The economy of the Bahamas has historically relied heavily on its location and geography. Its complex network of islands and its position close to the United States made it ideal for pirates and smugglers during the islands' formative years. North American tourists are now also reaping the benefits of the location of the islands.
The first cultures to settle in the Bahamas, the indigenous Lucayans followed by the Puritan Eleutheran Adventurers, had to rely on their own farming and craft skills for sustenance and survival. In the late 1600s and early 1700s when pirates and privateers saturated the waters around the Bahamas, ships captained by legendary figures such as Blackbeard, Calico Jack, and Sir Henry Morgan stole gold, silver, and goods from merchant ships in the region. Blackbeard alone was said to have marauded 40 ships.
Loyalists who fled the continental United States for the Bahamas during the Revolutionary War brought both farming and shipbuilding to the islands of the Bahamas. Although Royal Governor Woodes Rogers had contained the problem of piracy by 1720, the American Civil War and later the Prohibition era saw smuggling become a major economic boon for Nassau and the Bahamas. Smugglers from the Bahamas would sneak past Union blockades to transport Confederacy cotton from Charleston to the Bahamas. Once there, the cotton would be traded in exchange for goods to the British, whose textile industry relied on cotton. This practice continued during Prohibition with the smuggling of scotch whiskey through Nassau. Although the sponge-harvesting business faltered shortly after the end of Prohibition in 1934, World War II brought bases and jobs to the islands. Nevertheless, it would not be until 1961 that the economy of the Bahamas would again begin to take off.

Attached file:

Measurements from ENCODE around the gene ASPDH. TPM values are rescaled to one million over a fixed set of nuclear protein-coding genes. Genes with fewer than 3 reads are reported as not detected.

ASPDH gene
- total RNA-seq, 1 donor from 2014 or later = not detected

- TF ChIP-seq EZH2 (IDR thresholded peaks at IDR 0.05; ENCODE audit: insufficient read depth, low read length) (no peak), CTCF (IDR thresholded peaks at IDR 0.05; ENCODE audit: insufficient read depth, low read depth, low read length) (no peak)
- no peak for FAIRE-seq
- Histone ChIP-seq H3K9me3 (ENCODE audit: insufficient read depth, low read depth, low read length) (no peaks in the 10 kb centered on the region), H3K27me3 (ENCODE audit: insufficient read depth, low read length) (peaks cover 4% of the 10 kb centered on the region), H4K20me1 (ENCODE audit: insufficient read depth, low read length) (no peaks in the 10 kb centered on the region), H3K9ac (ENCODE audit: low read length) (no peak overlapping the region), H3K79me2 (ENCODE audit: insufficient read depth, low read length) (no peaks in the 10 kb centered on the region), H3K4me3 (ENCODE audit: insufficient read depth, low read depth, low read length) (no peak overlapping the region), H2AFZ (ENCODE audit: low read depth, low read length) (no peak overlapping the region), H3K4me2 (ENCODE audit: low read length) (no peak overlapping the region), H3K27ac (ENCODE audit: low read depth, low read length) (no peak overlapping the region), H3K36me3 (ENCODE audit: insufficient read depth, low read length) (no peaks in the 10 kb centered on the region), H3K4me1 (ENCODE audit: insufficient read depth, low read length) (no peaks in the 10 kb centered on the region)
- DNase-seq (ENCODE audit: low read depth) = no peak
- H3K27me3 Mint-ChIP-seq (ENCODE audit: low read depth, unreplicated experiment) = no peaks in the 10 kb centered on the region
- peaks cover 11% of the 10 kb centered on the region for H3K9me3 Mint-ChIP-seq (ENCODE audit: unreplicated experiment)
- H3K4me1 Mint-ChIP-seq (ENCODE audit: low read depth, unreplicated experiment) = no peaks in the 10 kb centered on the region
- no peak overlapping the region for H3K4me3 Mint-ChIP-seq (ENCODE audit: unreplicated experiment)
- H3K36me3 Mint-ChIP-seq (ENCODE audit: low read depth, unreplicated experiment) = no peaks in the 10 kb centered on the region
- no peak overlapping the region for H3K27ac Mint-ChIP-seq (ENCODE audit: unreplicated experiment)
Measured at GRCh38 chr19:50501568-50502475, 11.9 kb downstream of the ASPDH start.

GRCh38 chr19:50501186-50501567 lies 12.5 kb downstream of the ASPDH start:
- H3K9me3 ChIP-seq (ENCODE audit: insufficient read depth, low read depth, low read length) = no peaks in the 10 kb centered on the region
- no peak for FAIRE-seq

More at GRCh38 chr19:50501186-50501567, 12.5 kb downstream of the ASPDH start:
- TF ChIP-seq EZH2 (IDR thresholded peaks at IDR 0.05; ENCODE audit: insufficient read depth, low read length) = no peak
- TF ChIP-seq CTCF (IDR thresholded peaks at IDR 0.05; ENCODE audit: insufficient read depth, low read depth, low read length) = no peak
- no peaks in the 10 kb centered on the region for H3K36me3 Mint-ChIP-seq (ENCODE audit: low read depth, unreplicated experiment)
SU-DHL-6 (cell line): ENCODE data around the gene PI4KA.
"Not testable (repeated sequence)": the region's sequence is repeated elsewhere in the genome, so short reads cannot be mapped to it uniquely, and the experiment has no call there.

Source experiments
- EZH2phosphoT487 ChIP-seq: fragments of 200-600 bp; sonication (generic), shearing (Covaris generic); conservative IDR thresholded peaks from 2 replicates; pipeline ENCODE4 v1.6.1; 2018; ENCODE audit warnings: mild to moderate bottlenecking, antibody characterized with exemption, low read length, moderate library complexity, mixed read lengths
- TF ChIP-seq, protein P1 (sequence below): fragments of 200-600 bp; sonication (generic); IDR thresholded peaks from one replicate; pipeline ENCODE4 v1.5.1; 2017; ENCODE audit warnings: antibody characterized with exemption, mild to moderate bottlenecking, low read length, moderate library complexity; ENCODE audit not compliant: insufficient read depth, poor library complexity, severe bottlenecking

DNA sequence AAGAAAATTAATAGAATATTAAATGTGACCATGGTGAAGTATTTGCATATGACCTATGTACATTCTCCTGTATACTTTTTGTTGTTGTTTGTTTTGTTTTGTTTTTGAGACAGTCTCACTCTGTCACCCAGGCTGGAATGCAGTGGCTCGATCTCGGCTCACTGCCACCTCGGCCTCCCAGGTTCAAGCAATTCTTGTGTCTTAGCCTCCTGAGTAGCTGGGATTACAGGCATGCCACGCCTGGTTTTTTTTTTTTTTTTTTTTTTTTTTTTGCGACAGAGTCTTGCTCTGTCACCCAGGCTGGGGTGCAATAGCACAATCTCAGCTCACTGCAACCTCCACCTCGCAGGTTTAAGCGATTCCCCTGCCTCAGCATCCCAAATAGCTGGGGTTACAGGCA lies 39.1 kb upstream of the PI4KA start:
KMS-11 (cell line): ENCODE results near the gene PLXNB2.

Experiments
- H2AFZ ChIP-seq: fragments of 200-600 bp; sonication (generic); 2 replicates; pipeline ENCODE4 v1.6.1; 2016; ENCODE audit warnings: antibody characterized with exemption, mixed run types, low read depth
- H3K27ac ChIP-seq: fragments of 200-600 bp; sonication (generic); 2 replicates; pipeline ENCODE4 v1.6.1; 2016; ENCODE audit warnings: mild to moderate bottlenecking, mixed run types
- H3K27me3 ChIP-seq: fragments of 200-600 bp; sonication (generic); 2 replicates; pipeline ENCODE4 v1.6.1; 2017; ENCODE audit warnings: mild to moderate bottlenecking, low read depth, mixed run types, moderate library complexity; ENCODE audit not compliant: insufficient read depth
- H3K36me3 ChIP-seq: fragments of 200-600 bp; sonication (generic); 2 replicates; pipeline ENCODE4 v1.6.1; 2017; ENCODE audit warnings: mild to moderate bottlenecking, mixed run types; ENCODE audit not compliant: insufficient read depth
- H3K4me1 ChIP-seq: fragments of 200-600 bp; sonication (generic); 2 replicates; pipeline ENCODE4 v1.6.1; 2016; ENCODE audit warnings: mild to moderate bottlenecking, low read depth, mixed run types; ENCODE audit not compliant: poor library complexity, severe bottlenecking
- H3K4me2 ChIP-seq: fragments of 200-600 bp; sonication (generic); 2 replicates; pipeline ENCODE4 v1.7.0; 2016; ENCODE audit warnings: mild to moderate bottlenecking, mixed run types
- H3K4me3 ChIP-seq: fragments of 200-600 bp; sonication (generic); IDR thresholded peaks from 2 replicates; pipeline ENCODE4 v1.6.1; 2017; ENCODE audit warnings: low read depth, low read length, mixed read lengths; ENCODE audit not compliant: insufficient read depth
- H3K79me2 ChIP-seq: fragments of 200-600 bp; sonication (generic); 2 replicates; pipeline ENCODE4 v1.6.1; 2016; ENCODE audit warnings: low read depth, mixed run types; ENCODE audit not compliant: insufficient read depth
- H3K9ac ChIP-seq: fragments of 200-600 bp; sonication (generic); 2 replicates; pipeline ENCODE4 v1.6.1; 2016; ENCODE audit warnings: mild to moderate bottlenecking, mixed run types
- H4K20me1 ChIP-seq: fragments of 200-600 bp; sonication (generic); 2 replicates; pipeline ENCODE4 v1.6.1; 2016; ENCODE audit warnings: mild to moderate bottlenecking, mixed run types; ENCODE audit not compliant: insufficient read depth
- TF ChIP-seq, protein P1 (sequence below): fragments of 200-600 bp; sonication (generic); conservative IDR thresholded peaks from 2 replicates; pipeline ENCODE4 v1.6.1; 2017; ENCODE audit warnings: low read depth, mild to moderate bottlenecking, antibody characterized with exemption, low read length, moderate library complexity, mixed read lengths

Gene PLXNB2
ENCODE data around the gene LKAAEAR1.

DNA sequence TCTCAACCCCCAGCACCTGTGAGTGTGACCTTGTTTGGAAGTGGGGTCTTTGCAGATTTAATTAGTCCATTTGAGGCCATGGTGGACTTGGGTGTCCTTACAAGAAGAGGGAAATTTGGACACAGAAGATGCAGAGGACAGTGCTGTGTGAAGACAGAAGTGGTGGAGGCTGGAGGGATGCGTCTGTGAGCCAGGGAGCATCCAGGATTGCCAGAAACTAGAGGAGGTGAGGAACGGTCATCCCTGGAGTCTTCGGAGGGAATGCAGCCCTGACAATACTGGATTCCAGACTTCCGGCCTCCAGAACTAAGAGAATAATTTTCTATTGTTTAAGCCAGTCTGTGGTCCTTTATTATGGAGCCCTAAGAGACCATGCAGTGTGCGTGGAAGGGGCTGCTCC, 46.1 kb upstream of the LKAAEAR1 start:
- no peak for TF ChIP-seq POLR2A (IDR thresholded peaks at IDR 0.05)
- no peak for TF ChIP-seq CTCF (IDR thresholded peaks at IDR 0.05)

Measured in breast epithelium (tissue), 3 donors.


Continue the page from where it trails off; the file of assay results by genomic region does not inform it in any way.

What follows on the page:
The economy of the Bahamas saw significant benefits when American tourists were prohibited from visiting Cuba in 1961. No longer able to take the short trip to Cuba, vacationers could now hop a short flight from Miami to reach one of the islands of the Bahamas. Cruise ship facilities in Nassau were improved, and hotels and other tourist facilities were steadily built up and modernized. Currently, tourism provides 50 to 60 percent of the nation's total GDP, and tourism-related jobs employ roughly 50 percent of the workforce in the country. The financial sector of the Bahamas is also strong, accounting for 15 percent of the nation's GDP. Primary exports include pharmaceuticals, rum, and refined petroleum products. The Bahamian dollar is equivalent to the United States dollar, and the economy of the Bahamas typically follows patterns of the United States' economy.
Like many of the Caribbean nations, tourism provides valuable jobs and income to the residents of the Bahamas. Self-sufficiency is important to Caribbean governments, however, and the Bahamas is encouraging e-commerce as a new form of economic growth.
Help us improve! We welcome your corrections and suggestions.